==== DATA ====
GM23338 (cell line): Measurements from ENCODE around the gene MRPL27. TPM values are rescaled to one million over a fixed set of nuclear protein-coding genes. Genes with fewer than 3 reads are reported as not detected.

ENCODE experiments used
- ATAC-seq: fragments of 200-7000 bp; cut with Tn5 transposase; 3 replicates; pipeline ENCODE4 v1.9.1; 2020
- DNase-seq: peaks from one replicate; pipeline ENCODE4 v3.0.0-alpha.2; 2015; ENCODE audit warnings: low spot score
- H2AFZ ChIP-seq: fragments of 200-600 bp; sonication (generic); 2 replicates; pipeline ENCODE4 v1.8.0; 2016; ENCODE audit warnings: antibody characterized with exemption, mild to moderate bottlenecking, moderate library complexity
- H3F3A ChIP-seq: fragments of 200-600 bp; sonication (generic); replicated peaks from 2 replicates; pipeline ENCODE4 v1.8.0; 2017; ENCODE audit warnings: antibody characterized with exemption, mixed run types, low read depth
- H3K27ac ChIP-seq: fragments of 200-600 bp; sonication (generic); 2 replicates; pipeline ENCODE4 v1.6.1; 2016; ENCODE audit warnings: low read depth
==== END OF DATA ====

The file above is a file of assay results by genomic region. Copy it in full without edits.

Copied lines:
GM23338 (cell line): Measurements from ENCODE around the gene MRPL27. TPM values are rescaled to one million over a fixed set of nuclear protein-coding genes. Genes with fewer than 3 reads are reported as not detected.

ENCODE experiments used
- ATAC-seq: fragments of 200-7000 bp; cut with Tn5 transposase; 3 replicates; pipeline ENCODE4 v1.9.1; 2020
- DNase-seq: peaks from one replicate; pipeline ENCODE4 v3.0.0-alpha.2; 2015; ENCODE audit warnings: low spot score
- H2AFZ ChIP-seq: fragments of 200-600 bp; sonication (generic); 2 replicates; pipeline ENCODE4 v1.8.0; 2016; ENCODE audit warnings: antibody characterized with exemption, mild to moderate bottlenecking, moderate library complexity
- H3F3A ChIP-seq: fragments of 200-600 bp; sonication (generic); replicated peaks from 2 replicates; pipeline ENCODE4 v1.8.0; 2017; ENCODE audit warnings: antibody characterized with exemption, mixed run types, low read depth
- H3K27ac ChIP-seq: fragments of 200-600 bp; sonication (generic); 2 replicates; pipeline ENCODE4 v1.6.1; 2016; ENCODE audit warnings: low read depth